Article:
Sparks are one of the last true musical anomalies. How else could such quirky and boundless compositions make the leap from drawing board to major label, and include such strangely alluring characters with groundbreaking moustaches, if it wasn't for the fertile musical timeframe of the late 1960s? Starting off as Halfnelson in 1969, Ron and Russel Mael drew from a theatrically aggressive and overly creative musical angle that was just downright unprecedented in the day and age. Unfortunately, they had quite the hard road ahead of them to attempt to turn the bloated heads of the hippified and burned-out California music scene. Responding to an ad posted by the Mael brothers, Earle Mankey (who later went on to produce and/or engineer countless bands like the Mumps, the Quick, Weirdos, 20/20, Helen Reddy, The Pop, and many others) and his brother Jim, quickly fell into place on guitar and bass, adding a solid rock foundation to the rapidly developing dynamic sound. On one hand, you had the fluttering falsettos and wispy melodies, and then on the other you had a subdued and ugly riff keeping it in line, but all enveloped in a unique operatic delivery. Their debut self-titled LP in 1971 was met with a consistent undue enthusiasm and the album sank fast, despite the numerous benchmarks in modern pop music it harbored in it's grooves. It's this same sound, produced with the help of Todd Rundgren, that later made lots of other bands famous (primarily Queen), but the fledgling band in the early 70s clearly had everyone in tune with pop music on their toes, watching their next move.
New management suggested the name change to Sparks, and their breakthrough single, "Wonder Girl" in 1972 helped land them an oddly placed appearance on Dick Clark's American Bandstand, much to the chagrin of confused teenagers across the country. A few months later, the band set it's sights on Europe and embarked on a string of very well-received gigs which included more than a few TV appearances and fans were quickly won over by their darkly witty yet delirious pop arrangements. Returning to the States to see the release of their acclaimed second LP for Bearsville, A Woofer in Tweeter's Clothing, just caused more headaches and cancelled singles and tours were proving all the more disappointing. At this point, an unbelievable offer by Island Records for Sparks to return to England sounded better than ever.
Earle and Jim Mankey stayed behind and the search for new band members was on. The Maels took in all the sounds of the English glam explosion, notably the Sweet and Roxy Music, and scoured the ranks for potential. With the incredible patience and support of Island Records and their manager, John Hewlett, Ron & Russell started working on their epic Kimono My House album, and recruited the rough and flashy guitar stylings of the Jook's Trevor White (check out his scorching solo track "Crazy Kids" from the Glitterbest compilation) and Chris Townson. Both White and Townson later joined the also highly recommended JET with Andy Ellison, previously of John's Children. Other attempts were made by numerous UK underground luminaries like Paul Rudolph of the Pink Fairies and Warren Cann, later with Ultravox, to no avail. Locking down the Kimono My House album and it's single, "This Town Ain't Big Enough For The Both Of Us," they had a hit on their hands, this time in a land where it was cool to be weird. Weird indeed, as the the year 1974 proved to be pivotal to Sparks as their appearance on the highly visible Top of the Pops show was the catalyst in securing their rightful place in British pop royalty. Classic albums Indiscreet and Propaganda soon followed, and the brothers sailed off into the abyss of success, albeit only really in the UK and Europe.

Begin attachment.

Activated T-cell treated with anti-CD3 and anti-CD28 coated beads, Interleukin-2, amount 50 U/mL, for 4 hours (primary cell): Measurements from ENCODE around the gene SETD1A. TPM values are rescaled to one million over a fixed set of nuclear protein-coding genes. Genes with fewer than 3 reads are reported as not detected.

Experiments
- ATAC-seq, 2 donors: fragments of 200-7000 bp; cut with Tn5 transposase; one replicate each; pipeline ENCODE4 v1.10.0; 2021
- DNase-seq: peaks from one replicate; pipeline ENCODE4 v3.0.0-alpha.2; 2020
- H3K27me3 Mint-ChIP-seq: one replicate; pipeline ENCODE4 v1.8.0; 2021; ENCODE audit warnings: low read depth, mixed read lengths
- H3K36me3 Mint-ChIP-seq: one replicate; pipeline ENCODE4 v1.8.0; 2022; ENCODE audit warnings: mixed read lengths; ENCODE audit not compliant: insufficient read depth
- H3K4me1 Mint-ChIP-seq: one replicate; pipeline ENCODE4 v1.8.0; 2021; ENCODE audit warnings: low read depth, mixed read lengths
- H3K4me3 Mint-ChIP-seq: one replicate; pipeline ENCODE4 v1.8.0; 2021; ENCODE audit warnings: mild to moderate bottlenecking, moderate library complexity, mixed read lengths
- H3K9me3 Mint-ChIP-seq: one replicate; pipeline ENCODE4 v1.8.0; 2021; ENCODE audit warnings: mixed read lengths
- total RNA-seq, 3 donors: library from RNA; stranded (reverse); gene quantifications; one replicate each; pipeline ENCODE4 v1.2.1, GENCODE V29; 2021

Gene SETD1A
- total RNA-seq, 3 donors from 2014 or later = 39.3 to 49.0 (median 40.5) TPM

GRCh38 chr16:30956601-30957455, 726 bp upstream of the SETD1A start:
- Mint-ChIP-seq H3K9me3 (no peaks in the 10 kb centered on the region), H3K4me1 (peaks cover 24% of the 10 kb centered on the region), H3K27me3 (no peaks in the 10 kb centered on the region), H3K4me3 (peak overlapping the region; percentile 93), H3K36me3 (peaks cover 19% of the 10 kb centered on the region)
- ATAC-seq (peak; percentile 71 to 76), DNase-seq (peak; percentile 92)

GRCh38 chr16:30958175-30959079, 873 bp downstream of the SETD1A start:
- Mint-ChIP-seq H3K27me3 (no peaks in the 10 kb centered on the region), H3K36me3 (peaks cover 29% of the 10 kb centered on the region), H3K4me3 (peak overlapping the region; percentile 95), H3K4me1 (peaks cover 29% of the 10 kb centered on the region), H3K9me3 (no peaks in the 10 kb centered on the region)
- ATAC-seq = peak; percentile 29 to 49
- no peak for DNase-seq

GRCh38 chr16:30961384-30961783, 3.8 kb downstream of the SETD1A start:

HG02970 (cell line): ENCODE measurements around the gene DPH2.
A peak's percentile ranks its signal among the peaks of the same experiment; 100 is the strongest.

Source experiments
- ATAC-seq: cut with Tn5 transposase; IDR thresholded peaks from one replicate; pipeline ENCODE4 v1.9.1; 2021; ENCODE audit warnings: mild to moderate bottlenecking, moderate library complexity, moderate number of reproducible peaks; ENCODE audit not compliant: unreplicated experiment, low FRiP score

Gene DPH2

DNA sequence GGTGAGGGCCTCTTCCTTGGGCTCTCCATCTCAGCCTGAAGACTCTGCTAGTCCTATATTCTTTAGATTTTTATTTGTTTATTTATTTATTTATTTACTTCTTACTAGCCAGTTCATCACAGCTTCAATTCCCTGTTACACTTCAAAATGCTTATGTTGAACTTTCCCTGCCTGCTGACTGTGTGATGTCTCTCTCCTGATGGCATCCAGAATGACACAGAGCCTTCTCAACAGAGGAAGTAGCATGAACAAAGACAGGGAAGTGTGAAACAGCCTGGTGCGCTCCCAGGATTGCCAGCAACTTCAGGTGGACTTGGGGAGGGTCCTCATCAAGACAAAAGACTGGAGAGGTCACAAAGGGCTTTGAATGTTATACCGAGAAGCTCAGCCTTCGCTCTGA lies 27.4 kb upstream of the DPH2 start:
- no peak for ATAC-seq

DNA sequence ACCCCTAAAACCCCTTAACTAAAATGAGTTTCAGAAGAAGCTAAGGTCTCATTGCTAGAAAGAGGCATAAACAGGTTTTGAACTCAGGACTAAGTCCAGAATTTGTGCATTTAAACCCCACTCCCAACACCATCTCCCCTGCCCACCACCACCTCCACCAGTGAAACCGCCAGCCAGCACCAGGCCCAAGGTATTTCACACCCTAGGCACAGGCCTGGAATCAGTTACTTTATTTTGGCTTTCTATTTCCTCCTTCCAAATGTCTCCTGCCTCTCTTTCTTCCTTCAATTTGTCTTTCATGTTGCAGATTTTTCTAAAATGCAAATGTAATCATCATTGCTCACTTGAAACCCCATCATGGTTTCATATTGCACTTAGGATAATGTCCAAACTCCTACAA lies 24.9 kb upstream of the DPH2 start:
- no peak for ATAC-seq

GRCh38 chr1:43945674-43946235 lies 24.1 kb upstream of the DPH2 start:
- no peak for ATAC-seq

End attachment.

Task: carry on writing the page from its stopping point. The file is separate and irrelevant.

The rest of the decade proved the Maels correct in their ever changing state of innovation, and despite their constant lack of appeal in the US, they remained of legendary status to the fledgling underground acts of the mid-to-late 70s in the UK and Europe still to this day. They continued on through the synthetic 80s and electric 90s as gods overseas, and yet with little domestic notice, finally reconfiguring themselves back to the original two core members. In the late 90s however, critical accolades started springing up reaffirming Sparks of the depth of their own influence, and reintroducing a whole new generation to their beautifully bizarre world.
Fast forward to 2005, and with a whole new batch of reissued recordings and three generations of fans, the Mael brothers found themselves signing with long-respected independent underground rock label, In The Red for their 20th studio album, Hello Young Lovers. Their legend was alive again with renewed interest in the band, and they even recruited Redd Kross bassist Steve McDonald for their latest tour, solidifying their rightful place in underground history and drawing new fans from all directions. In The Red's success with the new album will culminate with the release of the "Dick Around" single that features one unreleased new live track from May 2006 on the 7" version, and three unreleased live tracks PLUS two music videos, and an interview conducted by Sex Pistols' Steve Jones, on the enhanced CDEP version. Look for it soon, and check out a vintage Sparks clip from Musikladen here...
and "This Town Ain't Big Enough For The Both Of Us" on Top of The Pops 1974
and from their new album, Hello Young Lovers, "Dick Around"